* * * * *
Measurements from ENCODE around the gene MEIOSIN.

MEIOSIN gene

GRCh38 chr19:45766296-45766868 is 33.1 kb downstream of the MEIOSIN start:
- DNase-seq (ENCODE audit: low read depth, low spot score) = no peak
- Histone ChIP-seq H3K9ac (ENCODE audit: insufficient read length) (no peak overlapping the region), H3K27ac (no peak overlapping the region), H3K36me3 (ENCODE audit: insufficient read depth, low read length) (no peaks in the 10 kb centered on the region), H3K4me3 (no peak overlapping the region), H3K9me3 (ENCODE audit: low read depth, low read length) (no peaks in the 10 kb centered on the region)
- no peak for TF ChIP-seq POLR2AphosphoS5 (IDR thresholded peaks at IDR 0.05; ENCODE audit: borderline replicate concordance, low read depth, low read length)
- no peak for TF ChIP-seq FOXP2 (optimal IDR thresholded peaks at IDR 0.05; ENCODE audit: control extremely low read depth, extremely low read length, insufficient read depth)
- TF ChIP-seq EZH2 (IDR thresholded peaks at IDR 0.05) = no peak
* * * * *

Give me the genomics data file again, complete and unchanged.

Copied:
Measurements from ENCODE around the gene MEIOSIN.

MEIOSIN gene

GRCh38 chr19:45766296-45766868 is 33.1 kb downstream of the MEIOSIN start:
- DNase-seq (ENCODE audit: low read depth, low spot score) = no peak
- Histone ChIP-seq H3K9ac (ENCODE audit: insufficient read length) (no peak overlapping the region), H3K27ac (no peak overlapping the region), H3K36me3 (ENCODE audit: insufficient read depth, low read length) (no peaks in the 10 kb centered on the region), H3K4me3 (no peak overlapping the region), H3K9me3 (ENCODE audit: low read depth, low read length) (no peaks in the 10 kb centered on the region)
- no peak for TF ChIP-seq POLR2AphosphoS5 (IDR thresholded peaks at IDR 0.05; ENCODE audit: borderline replicate concordance, low read depth, low read length)
- no peak for TF ChIP-seq FOXP2 (optimal IDR thresholded peaks at IDR 0.05; ENCODE audit: control extremely low read depth, extremely low read length, insufficient read depth)
- TF ChIP-seq EZH2 (IDR thresholded peaks at IDR 0.05) = no peak